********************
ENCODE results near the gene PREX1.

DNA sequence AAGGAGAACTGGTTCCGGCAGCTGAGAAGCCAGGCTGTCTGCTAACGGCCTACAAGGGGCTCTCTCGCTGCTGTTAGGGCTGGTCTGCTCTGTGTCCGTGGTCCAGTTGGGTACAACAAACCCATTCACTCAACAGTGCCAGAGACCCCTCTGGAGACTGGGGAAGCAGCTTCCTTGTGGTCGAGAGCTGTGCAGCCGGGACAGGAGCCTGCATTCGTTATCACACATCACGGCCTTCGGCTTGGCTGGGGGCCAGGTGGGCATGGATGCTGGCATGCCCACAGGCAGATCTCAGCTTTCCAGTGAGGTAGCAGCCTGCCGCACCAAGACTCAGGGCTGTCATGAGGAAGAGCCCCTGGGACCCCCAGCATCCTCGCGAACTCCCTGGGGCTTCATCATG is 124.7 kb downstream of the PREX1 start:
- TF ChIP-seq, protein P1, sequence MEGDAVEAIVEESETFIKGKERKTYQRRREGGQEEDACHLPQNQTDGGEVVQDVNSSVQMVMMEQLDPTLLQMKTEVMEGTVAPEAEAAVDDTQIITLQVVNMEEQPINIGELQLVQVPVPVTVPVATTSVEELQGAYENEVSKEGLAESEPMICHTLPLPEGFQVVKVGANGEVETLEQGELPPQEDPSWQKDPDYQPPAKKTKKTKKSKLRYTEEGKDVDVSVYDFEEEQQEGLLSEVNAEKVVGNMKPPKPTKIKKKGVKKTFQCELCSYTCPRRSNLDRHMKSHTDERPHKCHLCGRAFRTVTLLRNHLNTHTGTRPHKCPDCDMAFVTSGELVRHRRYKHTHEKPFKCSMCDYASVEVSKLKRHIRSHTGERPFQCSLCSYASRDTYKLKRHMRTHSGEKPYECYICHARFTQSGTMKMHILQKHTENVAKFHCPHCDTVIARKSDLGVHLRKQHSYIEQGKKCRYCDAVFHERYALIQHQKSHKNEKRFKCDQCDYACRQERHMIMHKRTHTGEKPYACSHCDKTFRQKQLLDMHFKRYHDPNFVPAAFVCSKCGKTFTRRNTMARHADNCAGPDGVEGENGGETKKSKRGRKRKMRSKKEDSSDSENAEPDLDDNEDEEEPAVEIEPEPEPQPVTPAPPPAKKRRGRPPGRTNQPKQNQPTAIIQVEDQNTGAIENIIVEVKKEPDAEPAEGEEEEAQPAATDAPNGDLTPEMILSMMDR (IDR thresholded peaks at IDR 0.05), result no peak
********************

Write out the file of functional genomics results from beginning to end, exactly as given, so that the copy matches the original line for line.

ENCODE results near the gene PREX1.

DNA sequence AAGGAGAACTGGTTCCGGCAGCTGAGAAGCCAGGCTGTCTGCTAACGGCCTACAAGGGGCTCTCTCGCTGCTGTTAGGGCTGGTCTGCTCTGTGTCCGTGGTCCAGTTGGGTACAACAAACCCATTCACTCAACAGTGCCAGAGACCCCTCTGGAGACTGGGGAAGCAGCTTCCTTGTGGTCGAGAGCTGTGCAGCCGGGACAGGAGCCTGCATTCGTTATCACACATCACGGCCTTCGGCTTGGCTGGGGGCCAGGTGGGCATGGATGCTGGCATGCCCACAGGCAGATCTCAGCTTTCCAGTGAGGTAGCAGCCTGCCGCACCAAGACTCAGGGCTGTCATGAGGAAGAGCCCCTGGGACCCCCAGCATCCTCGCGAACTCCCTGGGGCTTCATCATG is 124.7 kb downstream of the PREX1 start:
- TF ChIP-seq, protein P1, sequence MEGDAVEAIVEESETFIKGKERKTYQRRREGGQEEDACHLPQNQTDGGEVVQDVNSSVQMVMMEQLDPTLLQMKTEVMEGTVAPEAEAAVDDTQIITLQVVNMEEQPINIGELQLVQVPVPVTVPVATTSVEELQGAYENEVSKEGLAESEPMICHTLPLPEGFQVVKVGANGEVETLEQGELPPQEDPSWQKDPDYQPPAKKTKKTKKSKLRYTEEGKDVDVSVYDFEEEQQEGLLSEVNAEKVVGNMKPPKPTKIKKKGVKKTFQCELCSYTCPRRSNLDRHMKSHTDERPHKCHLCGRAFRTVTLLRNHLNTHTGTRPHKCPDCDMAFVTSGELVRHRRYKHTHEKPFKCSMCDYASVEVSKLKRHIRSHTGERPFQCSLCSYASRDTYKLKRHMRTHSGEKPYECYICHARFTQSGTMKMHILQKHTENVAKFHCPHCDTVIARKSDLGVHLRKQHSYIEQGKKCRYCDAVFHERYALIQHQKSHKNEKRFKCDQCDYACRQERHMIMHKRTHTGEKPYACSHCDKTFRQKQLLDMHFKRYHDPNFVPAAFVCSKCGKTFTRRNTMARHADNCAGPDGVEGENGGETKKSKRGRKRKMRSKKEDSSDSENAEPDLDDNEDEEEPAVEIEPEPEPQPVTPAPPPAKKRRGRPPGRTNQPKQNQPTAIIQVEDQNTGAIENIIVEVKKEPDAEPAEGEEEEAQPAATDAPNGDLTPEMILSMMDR (IDR thresholded peaks at IDR 0.05), result no peak